Documents needed when performing business-related transaction in Thailand
If you want to work in Thailand, you need a work permit. However, before you can apply or be issued a work permit you must have a non-immigrant visa. This is required to apply for a work permit. Ideally, it should be acquired prior to your arrival in Thailand. Law firms like Siam Legal International can assist you in obtaining it in your home country or in nearby country near Thailand. In addition, they can help you convert a tourist visa to non-immigrant visa inside Thailand but it can take up to 1 or 3 months for this conversion process.
Requirements for getting a non-immigrant visa outside the country:
Employee provided documents:
* Thai government officials may require these documents to be certified by your country’s embassy (this requires bringing your degree, resume, license or certificate to your embassy to declare it is a true and original document. You are required to pay an authentication fee to your embassy. In addition, they can require you to translate these documents into the Thai language from your foreign language.
Employer provided documents:
* Thai government officials require that all documents to have the seal of the company stamped on every page and the true and authorized signature(s) of the Managing Director and/or Directors next to the seal. In addition, government officials have in past requested official copies of registration, shareholder, licenses and certificates to have been issued by their respective agencies within the past 90 days of your application for work permit.
Getting the Work Permit Approved
A job description is often the determining factor in the approval or denial of a work permit. Unless the written job description requires skills that a Thai is not likely to possess, the application will not be approved. Our licensed lawyers are skilled in writing professional and accurate job descriptions in order for you to gain quick approval. The Labor Department often seems to want to reduce the number of permits actually issued to help demonstrate that they are protecting Thai jobs. Therefore if your company applies for three permits, they may only approve one or possibly two. You need professional help in ensure all of your applications will have a successful outcome.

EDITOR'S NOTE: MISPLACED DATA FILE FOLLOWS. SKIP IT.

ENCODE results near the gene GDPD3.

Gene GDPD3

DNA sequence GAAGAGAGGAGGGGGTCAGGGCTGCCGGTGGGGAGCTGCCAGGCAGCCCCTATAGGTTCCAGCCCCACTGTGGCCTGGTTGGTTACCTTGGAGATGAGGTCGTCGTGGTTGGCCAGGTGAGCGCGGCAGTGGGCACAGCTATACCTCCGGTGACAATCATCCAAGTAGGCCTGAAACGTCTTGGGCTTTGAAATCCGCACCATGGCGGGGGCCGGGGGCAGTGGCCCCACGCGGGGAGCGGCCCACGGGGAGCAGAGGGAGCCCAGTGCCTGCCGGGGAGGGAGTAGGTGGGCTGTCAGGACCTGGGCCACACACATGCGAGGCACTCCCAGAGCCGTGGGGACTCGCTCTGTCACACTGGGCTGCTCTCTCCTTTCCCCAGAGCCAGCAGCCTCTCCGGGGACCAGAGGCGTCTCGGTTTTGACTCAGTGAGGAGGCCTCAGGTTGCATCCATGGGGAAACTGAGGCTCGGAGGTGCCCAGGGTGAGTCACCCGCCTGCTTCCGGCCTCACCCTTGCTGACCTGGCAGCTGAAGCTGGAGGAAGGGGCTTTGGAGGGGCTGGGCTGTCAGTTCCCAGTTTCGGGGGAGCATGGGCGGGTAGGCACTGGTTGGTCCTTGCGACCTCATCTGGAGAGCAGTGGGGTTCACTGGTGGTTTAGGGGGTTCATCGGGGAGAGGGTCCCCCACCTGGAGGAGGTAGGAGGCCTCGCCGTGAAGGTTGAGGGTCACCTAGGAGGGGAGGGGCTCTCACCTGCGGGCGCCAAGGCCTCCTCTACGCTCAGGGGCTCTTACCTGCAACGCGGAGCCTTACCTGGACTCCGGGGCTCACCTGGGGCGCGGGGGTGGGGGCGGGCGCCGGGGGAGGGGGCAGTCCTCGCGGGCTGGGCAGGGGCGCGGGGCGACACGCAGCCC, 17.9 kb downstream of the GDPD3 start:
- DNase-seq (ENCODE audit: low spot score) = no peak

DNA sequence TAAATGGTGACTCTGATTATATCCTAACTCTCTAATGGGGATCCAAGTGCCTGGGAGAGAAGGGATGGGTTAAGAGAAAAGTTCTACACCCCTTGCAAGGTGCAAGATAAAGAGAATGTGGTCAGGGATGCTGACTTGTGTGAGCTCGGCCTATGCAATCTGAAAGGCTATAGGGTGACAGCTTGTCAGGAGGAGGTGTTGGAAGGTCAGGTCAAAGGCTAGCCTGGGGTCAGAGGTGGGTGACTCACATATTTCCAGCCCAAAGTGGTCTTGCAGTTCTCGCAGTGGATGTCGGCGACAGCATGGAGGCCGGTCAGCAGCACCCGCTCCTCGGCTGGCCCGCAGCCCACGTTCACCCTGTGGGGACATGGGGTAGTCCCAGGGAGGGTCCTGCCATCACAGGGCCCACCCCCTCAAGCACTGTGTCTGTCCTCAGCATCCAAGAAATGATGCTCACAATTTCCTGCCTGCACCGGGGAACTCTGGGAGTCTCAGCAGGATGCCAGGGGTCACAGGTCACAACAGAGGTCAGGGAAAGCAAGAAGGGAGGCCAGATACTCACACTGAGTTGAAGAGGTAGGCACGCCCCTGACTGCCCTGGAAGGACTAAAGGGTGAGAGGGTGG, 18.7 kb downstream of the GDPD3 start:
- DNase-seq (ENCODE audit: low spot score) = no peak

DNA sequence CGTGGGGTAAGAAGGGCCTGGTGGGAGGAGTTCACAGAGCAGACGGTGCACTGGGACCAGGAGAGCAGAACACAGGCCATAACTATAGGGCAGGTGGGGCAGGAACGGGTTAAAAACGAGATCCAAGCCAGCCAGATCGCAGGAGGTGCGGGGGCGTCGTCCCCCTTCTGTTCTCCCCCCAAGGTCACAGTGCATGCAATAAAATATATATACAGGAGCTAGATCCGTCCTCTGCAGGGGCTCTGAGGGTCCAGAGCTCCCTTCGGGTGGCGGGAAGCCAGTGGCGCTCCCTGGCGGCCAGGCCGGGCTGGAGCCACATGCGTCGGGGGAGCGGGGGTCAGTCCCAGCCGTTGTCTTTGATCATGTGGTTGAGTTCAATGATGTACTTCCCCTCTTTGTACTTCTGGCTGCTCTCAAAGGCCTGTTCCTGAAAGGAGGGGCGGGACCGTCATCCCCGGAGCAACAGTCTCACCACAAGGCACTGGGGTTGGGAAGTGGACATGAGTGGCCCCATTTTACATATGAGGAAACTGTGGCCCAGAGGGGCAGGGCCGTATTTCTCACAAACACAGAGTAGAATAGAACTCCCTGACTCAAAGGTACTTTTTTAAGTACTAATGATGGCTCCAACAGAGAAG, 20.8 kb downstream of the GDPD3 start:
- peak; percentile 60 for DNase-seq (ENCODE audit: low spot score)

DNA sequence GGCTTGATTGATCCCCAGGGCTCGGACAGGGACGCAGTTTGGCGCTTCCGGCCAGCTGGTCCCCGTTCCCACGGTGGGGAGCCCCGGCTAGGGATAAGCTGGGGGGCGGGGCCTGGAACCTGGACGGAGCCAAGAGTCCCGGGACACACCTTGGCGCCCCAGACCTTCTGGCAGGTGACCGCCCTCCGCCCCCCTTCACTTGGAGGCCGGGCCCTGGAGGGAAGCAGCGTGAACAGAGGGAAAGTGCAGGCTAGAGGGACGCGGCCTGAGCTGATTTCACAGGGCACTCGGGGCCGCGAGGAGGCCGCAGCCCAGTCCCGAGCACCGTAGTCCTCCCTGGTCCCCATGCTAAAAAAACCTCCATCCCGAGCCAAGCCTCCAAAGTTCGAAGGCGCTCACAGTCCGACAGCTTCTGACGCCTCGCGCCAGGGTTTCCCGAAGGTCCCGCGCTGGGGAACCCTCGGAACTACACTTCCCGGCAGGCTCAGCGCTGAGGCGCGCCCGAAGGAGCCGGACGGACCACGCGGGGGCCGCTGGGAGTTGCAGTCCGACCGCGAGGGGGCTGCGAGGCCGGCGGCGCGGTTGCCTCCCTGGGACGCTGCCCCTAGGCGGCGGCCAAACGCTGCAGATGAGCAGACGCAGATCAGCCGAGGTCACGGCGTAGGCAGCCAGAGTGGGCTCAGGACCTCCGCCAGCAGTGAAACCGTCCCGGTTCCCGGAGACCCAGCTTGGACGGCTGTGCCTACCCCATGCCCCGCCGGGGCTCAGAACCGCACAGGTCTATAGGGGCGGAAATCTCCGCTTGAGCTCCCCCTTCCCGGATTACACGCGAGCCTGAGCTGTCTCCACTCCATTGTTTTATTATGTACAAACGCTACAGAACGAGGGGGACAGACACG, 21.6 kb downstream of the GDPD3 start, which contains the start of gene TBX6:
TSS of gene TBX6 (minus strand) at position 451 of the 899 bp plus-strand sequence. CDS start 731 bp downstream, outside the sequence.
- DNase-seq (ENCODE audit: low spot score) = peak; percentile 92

Signing for Your New Work Permit
Your first and only appearance for the work permit will be at the Labor Department upon its approval. You must appear in person with your passport and sign the work permit book in the presence of the Labor Department staff. The Labor Department puts a stamp in the back of your passport at the time of receipt.
Restrictions on Your Work Permit
The work permit once approved allows you to work at the noted company and location. If you change employers or place of work, you must make a new application. Also if you resign or are terminated or laid off, according to the law, within 10 days of this, you must return your work permit to the Labor Department. Don’t count on your company doing it. It is your responsibility and you are liable to return it to the Labor Department.